Katelynn Mills reviews Nice Weather, a group show curated by David Salle, at Skarstedt Gallery, New York (Chelsea and Upper East Side locations), on view through April 16, 2016.
Mills observes: "One cannot help but feed off the vitality of the paintings in 'Nice Weather,' ... Taking it all in, I was reminded of [curator David] Salle’s review of the Museum of Modern Art’s 'The Forever Now,' published last year in ArtNews. That show, which was curated by Laura Hoptman, attempted to showcase a cross-section of what painting is today and, in so many words, Salle said, 'This is what’s working, these are the things that aren’t’t working.' 'Nice Weather' can be read as an extension of that review, saying, 'This is how it’s done.' I had the chance to ask Salle if he agrees, to which he replied 'I would. But the criterion and the mandate for a gallery show are different from that of a museum. In fact, ‘Nice Weather’ has many artists in common with Hoptman’s show.'"
Paul Corio reviews the exhibitions Cellblock I and Cellblock II: An Essay In Exhibition Form at Andrea Rosen Gallery, New York. The two-part show, curated by Robert Hobbs, is on view through February 2, 2013. Together the shows feature a large group of artists including: Alice Aycock, Peter Halley, Robert Motherwell, Sterling Ruby, Robert Smithson, and Kelley Walker.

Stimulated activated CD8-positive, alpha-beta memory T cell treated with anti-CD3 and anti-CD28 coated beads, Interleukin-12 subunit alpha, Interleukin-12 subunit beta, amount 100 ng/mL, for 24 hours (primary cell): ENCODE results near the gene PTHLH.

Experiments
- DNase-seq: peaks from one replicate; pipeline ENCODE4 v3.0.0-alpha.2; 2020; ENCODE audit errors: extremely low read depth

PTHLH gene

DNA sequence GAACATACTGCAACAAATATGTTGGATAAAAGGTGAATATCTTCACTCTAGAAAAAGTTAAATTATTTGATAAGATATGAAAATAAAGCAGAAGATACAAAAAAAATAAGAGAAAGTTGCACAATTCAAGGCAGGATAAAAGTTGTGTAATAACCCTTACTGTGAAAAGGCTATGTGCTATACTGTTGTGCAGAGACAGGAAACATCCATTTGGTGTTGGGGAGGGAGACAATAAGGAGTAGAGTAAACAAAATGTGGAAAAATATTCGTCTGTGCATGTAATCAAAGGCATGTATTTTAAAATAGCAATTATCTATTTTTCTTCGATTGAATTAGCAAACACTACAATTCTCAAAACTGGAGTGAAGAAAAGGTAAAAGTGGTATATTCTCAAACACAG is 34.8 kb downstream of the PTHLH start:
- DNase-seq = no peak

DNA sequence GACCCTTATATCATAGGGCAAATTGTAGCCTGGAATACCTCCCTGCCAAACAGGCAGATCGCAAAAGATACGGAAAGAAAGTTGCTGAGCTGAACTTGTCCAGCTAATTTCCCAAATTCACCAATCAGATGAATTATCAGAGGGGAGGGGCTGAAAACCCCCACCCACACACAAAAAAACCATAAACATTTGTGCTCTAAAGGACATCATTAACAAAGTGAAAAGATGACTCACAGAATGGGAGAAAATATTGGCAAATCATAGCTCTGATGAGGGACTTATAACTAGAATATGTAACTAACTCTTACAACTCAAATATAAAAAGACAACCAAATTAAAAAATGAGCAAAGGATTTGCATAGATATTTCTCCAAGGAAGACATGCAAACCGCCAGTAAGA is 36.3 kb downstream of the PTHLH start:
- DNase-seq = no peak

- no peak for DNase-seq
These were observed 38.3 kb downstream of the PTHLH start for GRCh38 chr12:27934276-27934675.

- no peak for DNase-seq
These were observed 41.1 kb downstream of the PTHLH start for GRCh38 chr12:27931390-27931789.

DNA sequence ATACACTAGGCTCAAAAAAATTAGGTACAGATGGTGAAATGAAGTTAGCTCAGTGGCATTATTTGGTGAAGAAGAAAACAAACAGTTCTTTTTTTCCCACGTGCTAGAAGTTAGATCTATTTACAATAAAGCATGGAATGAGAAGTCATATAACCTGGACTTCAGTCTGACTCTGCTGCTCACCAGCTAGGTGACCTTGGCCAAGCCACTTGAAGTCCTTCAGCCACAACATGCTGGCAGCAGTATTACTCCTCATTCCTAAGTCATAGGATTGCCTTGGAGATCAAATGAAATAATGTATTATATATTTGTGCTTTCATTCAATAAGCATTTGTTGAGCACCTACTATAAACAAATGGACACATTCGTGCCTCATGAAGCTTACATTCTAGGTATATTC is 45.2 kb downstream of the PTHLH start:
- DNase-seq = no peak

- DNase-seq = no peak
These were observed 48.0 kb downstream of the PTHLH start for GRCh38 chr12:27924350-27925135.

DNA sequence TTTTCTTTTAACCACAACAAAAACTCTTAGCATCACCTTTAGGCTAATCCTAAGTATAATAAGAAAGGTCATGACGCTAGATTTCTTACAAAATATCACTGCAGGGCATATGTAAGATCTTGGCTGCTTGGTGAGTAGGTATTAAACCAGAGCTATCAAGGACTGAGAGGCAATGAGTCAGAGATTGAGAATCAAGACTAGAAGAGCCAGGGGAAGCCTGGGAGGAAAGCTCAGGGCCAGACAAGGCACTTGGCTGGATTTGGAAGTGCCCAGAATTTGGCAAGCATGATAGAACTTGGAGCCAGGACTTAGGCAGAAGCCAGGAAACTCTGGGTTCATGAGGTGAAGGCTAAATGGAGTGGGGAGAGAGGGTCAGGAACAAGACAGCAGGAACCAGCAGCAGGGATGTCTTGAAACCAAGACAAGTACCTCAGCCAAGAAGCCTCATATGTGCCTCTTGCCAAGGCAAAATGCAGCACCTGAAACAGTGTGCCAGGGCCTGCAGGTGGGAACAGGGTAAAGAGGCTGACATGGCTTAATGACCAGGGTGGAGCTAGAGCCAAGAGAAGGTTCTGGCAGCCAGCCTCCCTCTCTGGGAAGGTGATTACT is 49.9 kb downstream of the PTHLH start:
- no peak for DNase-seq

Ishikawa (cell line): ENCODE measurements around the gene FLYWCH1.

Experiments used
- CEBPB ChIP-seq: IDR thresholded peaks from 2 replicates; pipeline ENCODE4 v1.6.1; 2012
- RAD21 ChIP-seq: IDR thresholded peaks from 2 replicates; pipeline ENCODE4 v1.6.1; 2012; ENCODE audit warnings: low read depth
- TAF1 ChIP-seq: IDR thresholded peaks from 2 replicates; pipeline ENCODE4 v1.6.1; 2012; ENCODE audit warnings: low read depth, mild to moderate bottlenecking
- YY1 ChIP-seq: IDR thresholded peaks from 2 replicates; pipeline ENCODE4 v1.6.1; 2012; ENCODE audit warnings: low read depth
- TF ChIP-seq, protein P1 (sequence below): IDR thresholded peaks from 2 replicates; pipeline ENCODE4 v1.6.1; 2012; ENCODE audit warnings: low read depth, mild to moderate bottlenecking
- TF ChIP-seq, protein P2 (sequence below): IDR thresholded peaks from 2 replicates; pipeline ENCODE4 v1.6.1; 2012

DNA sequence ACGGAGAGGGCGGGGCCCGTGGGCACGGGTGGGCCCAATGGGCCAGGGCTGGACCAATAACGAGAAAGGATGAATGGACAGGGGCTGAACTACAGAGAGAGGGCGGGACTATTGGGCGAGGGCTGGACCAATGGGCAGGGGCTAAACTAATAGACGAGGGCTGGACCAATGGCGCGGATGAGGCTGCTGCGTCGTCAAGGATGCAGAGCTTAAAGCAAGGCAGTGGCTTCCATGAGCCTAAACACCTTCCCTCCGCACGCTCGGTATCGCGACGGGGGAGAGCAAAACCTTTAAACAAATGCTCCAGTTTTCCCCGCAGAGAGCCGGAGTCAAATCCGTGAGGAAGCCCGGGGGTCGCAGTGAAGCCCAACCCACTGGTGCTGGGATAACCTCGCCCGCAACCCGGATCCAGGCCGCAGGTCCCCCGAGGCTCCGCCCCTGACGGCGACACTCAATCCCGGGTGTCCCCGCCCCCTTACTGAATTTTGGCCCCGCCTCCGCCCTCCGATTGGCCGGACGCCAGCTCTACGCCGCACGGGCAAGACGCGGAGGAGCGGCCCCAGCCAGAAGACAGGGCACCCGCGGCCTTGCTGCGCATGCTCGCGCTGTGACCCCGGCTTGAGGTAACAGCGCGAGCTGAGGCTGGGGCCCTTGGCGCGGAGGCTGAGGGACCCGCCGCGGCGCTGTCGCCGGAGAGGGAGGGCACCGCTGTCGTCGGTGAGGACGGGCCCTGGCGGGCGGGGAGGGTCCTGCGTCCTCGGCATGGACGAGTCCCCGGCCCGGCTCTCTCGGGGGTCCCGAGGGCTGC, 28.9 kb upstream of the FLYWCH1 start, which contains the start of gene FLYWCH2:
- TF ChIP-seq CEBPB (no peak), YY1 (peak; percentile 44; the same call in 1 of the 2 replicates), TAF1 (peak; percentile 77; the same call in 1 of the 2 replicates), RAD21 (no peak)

Corio writes that three works in the show by Robert Motherwell "present an excellent place from which to begin a fresh look into abstraction as an entity that’s not strictly literal and reductive. Motherwell was an artist who was especially resistant to the idea of making a picture devoid of external references, and even when he turned to geometric abstraction, arguably the most aggressively abstract genre of painting, the pictures still talked about issues outside of their own existence and materiality..."
Perl writes that the press materials refer to "abstraction as 'a painting tradition that was once seen as essentially reductive' and 'monolithic and doctrinaire' - but has 'now become expansive.' In what sense were seminal abstract artists such as Kandinsky or de Kooning ever reductive? And what is more reductive than Warhol’s silly attempt at an all-over abstract painting included in this show, the bewilderingly boring 35-foot expanse of army surplus patterning entitled Camouflage? ...There is nothing in this show - neither the labyrinthine spatial visions of Julie Mehretu nor the impacted collage surfaces of Mark Bradford - that doesn’t have its origins in abstract painting long before Warhol got to work with his silkscreens."
Edited by artist Brett Baker, Painters' Table highlights writing from the painting blogosphere as it is published and serves as a platform for exploring blogs that focus primarily on the subject of painting.